Writing a defence of Ross Cameron, and political hypocrisy in general, Greg Barns puts forward the startling proposition that it’s OK for politicians to keep a mistress at taxpayers’ expense.
For the body politic in France, Italy, Spain, Portugal and their former colonies, the fact that their political leaders attend church on Sundays, preach the need for less corruption and moral virtue during the week, but keep a mistress at taxpayer’s expense merely raises a resigned shrug of the shoulders.
This latter approach is not only more realistic but recognises the point .. that there’s little reason to expect that the personality type attracted to politics is a human of impeccable moral virtue.
If Barns himself should ever run for office, we can’t say we weren’t warned.
Coming to the more general issue, hypocrisy isn’t the worst sin a politician can commit, but it is a relevant one. A lot of the discussion of this question focuses on hypocrisy about sexual behavior, but there are plenty of other kinds, and the defences advanced by Barns are rarely put forward in such cases. For example, there was a lot of discussion of Mark Latham’s choice of hospital for his recent illness, and the decisions of Labor MPs on where to send their kids to school are regularly scrutinised. No-one (at least, no-one I noticed) suggested that this was a private matter, not suitable for public discussion. A protectionist MP who owned shares in an import business, or a free-marketeer who owned a business with a government monopoly could expect to have the facts pointed out. And so on.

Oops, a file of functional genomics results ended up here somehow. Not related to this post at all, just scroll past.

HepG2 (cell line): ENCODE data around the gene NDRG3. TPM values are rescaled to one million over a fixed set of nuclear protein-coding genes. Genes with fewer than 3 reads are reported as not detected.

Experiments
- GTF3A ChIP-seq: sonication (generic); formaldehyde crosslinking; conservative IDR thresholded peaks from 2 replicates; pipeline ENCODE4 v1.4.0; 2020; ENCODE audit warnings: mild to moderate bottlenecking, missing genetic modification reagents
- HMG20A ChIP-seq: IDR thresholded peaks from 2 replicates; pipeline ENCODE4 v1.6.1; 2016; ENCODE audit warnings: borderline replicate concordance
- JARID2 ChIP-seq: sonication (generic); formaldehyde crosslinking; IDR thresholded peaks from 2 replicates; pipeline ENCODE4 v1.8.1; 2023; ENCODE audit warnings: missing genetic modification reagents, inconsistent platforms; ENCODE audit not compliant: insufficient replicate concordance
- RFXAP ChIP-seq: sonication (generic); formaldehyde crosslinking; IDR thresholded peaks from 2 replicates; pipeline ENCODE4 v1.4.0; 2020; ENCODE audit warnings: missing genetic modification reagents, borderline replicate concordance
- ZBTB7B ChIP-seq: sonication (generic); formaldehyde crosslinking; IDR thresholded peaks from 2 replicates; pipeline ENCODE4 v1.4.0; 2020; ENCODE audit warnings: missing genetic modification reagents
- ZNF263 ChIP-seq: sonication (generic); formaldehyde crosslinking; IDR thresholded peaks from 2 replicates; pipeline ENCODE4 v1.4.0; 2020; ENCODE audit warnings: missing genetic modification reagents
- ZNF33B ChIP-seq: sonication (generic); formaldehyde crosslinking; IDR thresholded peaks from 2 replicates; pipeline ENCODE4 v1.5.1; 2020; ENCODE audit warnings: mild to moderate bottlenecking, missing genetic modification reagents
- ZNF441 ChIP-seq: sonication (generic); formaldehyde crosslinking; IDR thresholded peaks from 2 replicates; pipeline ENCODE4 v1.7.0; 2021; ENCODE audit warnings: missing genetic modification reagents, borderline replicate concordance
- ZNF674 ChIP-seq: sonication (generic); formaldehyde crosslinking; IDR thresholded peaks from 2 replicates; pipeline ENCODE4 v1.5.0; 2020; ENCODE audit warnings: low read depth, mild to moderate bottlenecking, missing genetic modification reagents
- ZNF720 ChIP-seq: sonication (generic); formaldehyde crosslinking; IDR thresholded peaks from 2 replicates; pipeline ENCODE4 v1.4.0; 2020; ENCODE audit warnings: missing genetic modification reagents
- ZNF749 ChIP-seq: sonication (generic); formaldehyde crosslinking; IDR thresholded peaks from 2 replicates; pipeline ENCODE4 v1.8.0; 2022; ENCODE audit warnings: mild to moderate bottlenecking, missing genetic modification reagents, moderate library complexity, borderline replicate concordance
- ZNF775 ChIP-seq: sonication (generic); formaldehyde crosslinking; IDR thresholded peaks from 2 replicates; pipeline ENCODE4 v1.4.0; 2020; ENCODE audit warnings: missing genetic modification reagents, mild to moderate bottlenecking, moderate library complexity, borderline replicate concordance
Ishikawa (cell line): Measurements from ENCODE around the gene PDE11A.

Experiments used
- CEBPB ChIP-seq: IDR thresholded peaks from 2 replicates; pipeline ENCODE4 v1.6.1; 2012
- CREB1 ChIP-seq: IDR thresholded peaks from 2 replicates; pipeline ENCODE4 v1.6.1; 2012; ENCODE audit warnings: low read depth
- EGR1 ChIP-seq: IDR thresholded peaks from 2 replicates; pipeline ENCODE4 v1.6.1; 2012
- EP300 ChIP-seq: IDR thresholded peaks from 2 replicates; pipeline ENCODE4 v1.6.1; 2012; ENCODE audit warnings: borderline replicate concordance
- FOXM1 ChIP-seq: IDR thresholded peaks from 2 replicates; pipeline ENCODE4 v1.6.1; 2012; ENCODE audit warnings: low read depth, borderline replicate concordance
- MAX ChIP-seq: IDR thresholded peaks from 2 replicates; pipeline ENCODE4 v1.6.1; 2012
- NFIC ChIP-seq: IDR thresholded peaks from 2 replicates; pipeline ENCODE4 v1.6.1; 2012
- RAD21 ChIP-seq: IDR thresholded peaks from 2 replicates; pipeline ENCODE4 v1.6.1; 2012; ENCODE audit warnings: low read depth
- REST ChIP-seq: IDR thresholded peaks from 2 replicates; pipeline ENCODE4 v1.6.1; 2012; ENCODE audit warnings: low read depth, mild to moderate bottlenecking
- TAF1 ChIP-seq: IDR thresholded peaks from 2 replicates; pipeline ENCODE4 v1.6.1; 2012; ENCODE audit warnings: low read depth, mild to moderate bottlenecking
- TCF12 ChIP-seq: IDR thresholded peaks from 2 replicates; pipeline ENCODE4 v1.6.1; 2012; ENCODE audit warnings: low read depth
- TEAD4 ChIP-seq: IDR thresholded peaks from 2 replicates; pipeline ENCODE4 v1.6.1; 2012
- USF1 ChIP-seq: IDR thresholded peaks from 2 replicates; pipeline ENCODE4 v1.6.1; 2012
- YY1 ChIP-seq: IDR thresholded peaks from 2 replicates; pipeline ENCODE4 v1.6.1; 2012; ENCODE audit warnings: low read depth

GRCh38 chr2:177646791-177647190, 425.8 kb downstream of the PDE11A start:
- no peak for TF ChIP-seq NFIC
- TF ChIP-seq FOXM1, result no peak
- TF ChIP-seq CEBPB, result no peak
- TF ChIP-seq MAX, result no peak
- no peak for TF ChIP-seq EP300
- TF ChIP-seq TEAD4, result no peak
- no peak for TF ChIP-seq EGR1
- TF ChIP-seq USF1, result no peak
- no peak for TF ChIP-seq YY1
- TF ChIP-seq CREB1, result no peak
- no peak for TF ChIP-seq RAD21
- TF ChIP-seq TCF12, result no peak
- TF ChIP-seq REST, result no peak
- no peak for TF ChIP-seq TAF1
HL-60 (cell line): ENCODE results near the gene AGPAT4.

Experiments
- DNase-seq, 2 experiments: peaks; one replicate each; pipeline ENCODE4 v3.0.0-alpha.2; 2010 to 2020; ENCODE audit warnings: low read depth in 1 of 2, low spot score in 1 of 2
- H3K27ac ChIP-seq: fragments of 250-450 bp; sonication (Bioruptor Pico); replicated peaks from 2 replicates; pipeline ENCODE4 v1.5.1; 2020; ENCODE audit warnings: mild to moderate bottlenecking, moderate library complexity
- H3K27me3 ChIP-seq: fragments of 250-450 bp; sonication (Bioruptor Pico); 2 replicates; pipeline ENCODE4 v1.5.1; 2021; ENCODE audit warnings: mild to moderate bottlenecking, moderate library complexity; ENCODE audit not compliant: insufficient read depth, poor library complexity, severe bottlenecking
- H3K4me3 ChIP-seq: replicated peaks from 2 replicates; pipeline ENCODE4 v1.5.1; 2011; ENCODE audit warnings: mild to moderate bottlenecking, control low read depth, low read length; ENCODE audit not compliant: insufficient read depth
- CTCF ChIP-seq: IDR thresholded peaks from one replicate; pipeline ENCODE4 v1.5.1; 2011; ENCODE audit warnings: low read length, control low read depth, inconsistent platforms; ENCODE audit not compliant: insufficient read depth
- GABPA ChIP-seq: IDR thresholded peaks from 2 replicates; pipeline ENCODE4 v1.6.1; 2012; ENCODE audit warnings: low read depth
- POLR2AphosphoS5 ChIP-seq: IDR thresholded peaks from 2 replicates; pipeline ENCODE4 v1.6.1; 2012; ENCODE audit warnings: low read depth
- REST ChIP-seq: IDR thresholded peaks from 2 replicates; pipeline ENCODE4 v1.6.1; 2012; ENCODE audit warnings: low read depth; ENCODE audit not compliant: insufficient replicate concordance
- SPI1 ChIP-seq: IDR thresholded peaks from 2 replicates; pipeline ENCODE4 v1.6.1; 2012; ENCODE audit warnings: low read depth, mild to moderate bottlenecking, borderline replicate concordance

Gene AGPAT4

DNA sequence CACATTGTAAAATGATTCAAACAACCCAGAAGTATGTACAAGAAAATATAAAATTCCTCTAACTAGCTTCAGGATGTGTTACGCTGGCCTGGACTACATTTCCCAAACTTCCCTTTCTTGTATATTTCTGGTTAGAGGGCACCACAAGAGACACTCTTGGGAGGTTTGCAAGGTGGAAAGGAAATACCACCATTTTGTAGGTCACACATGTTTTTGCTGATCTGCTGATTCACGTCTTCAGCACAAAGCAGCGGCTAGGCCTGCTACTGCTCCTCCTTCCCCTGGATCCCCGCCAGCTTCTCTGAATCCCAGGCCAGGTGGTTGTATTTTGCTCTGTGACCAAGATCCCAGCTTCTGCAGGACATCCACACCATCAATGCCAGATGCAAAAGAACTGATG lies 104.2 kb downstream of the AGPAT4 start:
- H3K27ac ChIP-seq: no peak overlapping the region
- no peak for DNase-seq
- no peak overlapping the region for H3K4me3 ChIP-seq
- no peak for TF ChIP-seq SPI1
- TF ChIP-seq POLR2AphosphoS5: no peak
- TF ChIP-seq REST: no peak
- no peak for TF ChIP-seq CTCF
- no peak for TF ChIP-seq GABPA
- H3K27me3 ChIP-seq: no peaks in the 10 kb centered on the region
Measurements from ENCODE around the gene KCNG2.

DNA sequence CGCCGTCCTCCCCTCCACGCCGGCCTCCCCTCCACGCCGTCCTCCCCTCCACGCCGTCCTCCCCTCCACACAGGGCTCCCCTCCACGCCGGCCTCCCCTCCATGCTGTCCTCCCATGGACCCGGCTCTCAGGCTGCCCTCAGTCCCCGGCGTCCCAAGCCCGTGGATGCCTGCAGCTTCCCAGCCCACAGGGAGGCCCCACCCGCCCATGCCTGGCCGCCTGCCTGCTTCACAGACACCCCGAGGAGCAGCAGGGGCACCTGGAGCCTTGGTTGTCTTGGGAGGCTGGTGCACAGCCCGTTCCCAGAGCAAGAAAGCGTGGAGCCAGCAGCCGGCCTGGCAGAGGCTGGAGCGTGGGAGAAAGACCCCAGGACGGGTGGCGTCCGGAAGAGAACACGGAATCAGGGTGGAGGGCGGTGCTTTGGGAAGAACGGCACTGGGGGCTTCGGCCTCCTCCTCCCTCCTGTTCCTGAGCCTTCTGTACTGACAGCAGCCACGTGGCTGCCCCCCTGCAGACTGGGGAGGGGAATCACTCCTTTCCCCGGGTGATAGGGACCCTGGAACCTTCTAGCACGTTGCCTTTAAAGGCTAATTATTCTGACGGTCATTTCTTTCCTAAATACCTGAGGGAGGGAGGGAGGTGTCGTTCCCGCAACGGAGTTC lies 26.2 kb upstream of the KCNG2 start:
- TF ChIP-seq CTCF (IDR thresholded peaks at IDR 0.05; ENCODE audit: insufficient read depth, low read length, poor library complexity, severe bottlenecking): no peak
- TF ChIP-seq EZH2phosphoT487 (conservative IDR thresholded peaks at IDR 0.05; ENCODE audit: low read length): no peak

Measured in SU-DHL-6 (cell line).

There are a lot of reasons to vote for or against Ross Cameron other than his stance on family values. And a voter who agreed with Cameron’s ostensible stand on family policy might well conclude that it was better to have someone who voted the right way, but didn’t live up to his principles, than an impeccably well-behaved family man or woman who opposed legislative imposition of a particular family type. Still, if I were a family-values voter, I’d rather have somone who walked the walk as well as talking the talk.
fn1. I should say, to be absolutely clear, that no-one has suggested that Cameron used taxpayers’ money. Also, those who wish to substitute “toy-boy” will, I am sure, have Barns’ assent.